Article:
The world bank recently reclassified Zimbabwe to a Lower middle-income economy up from being rated low income. To understand what this means for Zimbabweans we have to understand the methodology and look at the means of measurement as well as a few developments in the country.
Finance Minister Mthuli Ncube’s Transitional stabilization program has been described as a shape shifting policy that seems to fit whatever size hole it is needed to plug. None the less this is the document upon which he based plans for Zimbabwe to be a middle-income economy by 2030.
The world banks classification is based on Gross National Income per capita (GNIC). Simply put the GNIC is the total earnings of a nation including amounts earned outside its borders and jurisdiction divided by the number of people in the nation. So we can already see that as a measure it is largely academic as it does not take into account the actual distribution of the income.
The classification based uses income bands to rate countries and the bands are what have changed. The bands or levels are adjusted for inflation derived from the Special Drawing Rights (a special UN “currency” that is linked to all other currencies) deflator. So in the previous year, anything below US$995 was considered low income. US$996 to US$3895 was considered low middle income and US$3896-US$12055 was the marker for our high middle income promised land.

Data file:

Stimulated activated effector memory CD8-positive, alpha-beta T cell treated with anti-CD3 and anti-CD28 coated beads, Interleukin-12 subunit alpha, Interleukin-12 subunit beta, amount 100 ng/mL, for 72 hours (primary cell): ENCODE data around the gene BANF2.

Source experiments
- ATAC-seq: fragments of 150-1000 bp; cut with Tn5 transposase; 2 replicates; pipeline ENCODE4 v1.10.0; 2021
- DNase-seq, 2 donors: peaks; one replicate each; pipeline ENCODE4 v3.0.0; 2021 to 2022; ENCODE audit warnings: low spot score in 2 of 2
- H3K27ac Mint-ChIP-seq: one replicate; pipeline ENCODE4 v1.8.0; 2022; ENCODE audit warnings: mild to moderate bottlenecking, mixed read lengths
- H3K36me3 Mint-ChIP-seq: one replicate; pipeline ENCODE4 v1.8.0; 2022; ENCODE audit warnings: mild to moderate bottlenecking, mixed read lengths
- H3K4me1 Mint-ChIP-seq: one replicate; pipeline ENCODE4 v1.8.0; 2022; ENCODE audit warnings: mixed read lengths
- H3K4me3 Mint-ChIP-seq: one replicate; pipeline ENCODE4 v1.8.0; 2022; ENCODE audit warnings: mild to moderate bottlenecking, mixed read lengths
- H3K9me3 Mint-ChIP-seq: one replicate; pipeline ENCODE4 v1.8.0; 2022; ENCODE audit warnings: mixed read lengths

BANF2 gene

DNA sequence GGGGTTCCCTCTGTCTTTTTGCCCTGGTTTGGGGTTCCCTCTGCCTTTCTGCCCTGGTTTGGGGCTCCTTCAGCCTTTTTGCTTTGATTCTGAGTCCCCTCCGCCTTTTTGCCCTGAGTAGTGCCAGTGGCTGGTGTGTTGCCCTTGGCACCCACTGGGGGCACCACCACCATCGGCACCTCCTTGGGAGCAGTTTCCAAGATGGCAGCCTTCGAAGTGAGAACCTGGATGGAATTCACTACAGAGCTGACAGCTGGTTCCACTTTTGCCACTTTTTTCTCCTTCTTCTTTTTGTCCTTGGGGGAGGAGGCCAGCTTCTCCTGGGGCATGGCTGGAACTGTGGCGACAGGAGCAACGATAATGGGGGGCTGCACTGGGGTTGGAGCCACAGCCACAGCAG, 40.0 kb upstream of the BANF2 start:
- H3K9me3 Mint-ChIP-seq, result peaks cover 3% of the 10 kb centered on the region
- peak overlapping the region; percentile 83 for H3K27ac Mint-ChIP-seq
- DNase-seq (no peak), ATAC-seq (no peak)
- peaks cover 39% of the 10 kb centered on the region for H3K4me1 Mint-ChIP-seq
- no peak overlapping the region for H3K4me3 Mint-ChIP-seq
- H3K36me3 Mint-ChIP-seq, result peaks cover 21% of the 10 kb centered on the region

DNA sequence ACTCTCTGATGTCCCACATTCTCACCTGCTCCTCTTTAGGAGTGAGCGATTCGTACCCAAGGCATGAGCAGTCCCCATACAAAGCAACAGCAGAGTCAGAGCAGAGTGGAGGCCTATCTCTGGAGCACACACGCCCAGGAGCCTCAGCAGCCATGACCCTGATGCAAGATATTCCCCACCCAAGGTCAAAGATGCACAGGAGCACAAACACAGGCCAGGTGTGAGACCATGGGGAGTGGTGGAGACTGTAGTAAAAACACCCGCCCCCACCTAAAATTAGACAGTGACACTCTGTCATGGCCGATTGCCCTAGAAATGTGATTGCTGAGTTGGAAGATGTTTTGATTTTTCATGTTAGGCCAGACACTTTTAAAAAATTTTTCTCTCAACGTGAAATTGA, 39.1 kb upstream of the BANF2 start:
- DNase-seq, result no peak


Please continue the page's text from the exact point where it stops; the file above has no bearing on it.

The new classification places the low income US$1025 and below. US$1026 – US$3995 now stands the lower income level while the upper middle also shifts to US$3996 – IS$12375. Zimbabwe’s GNI per capita previously at US$910 (July 2017) now is measured as US$1790 (July 2018). So our GNIC is up, how is this possible while the economy is burning? Firstly I did mention that as a measure GNIC doesn’t take into account the distribution of income. Secondly, the measurement of our earnings is very difficult given that currency issues we’ve been going through and this may have had a heavy impact on the outcome.
What does it mean?
Finally the question you want to be answered; what does it mean for you? Quite frankly nothing. If you didn’t feel wealthier before this announcement you certainly won’t feel any wealthier after. While the economic data is useful in assessing the performance of an economy to some extent it is never the full picture. We can reasonably expect finance minister Mthuli Ncube to take this as a feather in his cap. Outside of that life goes on.